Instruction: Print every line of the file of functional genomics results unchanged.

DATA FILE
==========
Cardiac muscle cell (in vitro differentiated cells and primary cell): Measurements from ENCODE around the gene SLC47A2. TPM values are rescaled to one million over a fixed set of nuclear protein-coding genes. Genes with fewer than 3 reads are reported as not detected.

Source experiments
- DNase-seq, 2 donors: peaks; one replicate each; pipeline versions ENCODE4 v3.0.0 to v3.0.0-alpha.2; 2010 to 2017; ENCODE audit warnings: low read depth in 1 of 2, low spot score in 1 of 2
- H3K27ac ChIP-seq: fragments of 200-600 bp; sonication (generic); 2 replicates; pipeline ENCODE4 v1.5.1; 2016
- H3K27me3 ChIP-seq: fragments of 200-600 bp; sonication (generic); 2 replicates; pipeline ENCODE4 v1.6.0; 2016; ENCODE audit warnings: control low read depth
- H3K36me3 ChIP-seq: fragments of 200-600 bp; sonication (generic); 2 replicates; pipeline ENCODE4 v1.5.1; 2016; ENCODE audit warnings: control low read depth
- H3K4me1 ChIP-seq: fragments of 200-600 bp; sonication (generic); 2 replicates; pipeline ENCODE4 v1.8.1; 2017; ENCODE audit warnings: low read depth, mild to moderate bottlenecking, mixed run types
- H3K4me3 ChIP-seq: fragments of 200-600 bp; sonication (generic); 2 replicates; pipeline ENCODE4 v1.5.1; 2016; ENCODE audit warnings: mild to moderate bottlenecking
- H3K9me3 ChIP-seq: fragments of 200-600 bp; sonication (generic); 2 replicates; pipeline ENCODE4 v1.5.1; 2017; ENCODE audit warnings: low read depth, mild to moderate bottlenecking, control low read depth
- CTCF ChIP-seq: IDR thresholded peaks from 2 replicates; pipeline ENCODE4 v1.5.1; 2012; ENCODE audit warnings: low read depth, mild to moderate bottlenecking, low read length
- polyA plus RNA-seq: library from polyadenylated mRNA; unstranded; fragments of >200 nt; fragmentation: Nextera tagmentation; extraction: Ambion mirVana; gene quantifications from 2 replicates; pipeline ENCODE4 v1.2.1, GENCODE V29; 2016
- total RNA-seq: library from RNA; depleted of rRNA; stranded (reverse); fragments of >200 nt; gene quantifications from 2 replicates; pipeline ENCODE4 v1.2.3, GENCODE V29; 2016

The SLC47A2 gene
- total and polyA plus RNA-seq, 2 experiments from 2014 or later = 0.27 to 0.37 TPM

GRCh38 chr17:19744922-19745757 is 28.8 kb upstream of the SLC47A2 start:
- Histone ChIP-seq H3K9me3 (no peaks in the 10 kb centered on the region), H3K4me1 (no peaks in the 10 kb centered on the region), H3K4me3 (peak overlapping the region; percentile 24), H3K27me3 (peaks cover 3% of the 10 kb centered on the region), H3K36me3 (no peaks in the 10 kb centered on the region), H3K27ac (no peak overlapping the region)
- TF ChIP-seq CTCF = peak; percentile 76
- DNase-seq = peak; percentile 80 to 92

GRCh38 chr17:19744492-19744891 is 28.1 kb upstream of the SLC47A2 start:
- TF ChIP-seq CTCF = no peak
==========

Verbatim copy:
Cardiac muscle cell (in vitro differentiated cells and primary cell): Measurements from ENCODE around the gene SLC47A2. TPM values are rescaled to one million over a fixed set of nuclear protein-coding genes. Genes with fewer than 3 reads are reported as not detected.

Source experiments
- DNase-seq, 2 donors: peaks; one replicate each; pipeline versions ENCODE4 v3.0.0 to v3.0.0-alpha.2; 2010 to 2017; ENCODE audit warnings: low read depth in 1 of 2, low spot score in 1 of 2
- H3K27ac ChIP-seq: fragments of 200-600 bp; sonication (generic); 2 replicates; pipeline ENCODE4 v1.5.1; 2016
- H3K27me3 ChIP-seq: fragments of 200-600 bp; sonication (generic); 2 replicates; pipeline ENCODE4 v1.6.0; 2016; ENCODE audit warnings: control low read depth
- H3K36me3 ChIP-seq: fragments of 200-600 bp; sonication (generic); 2 replicates; pipeline ENCODE4 v1.5.1; 2016; ENCODE audit warnings: control low read depth
- H3K4me1 ChIP-seq: fragments of 200-600 bp; sonication (generic); 2 replicates; pipeline ENCODE4 v1.8.1; 2017; ENCODE audit warnings: low read depth, mild to moderate bottlenecking, mixed run types
- H3K4me3 ChIP-seq: fragments of 200-600 bp; sonication (generic); 2 replicates; pipeline ENCODE4 v1.5.1; 2016; ENCODE audit warnings: mild to moderate bottlenecking
- H3K9me3 ChIP-seq: fragments of 200-600 bp; sonication (generic); 2 replicates; pipeline ENCODE4 v1.5.1; 2017; ENCODE audit warnings: low read depth, mild to moderate bottlenecking, control low read depth
- CTCF ChIP-seq: IDR thresholded peaks from 2 replicates; pipeline ENCODE4 v1.5.1; 2012; ENCODE audit warnings: low read depth, mild to moderate bottlenecking, low read length
- polyA plus RNA-seq: library from polyadenylated mRNA; unstranded; fragments of >200 nt; fragmentation: Nextera tagmentation; extraction: Ambion mirVana; gene quantifications from 2 replicates; pipeline ENCODE4 v1.2.1, GENCODE V29; 2016
- total RNA-seq: library from RNA; depleted of rRNA; stranded (reverse); fragments of >200 nt; gene quantifications from 2 replicates; pipeline ENCODE4 v1.2.3, GENCODE V29; 2016

The SLC47A2 gene
- total and polyA plus RNA-seq, 2 experiments from 2014 or later = 0.27 to 0.37 TPM

GRCh38 chr17:19744922-19745757 is 28.8 kb upstream of the SLC47A2 start:
- Histone ChIP-seq H3K9me3 (no peaks in the 10 kb centered on the region), H3K4me1 (no peaks in the 10 kb centered on the region), H3K4me3 (peak overlapping the region; percentile 24), H3K27me3 (peaks cover 3% of the 10 kb centered on the region), H3K36me3 (no peaks in the 10 kb centered on the region), H3K27ac (no peak overlapping the region)
- TF ChIP-seq CTCF = peak; percentile 76
- DNase-seq = peak; percentile 80 to 92

GRCh38 chr17:19744492-19744891 is 28.1 kb upstream of the SLC47A2 start:
- TF ChIP-seq CTCF = no peak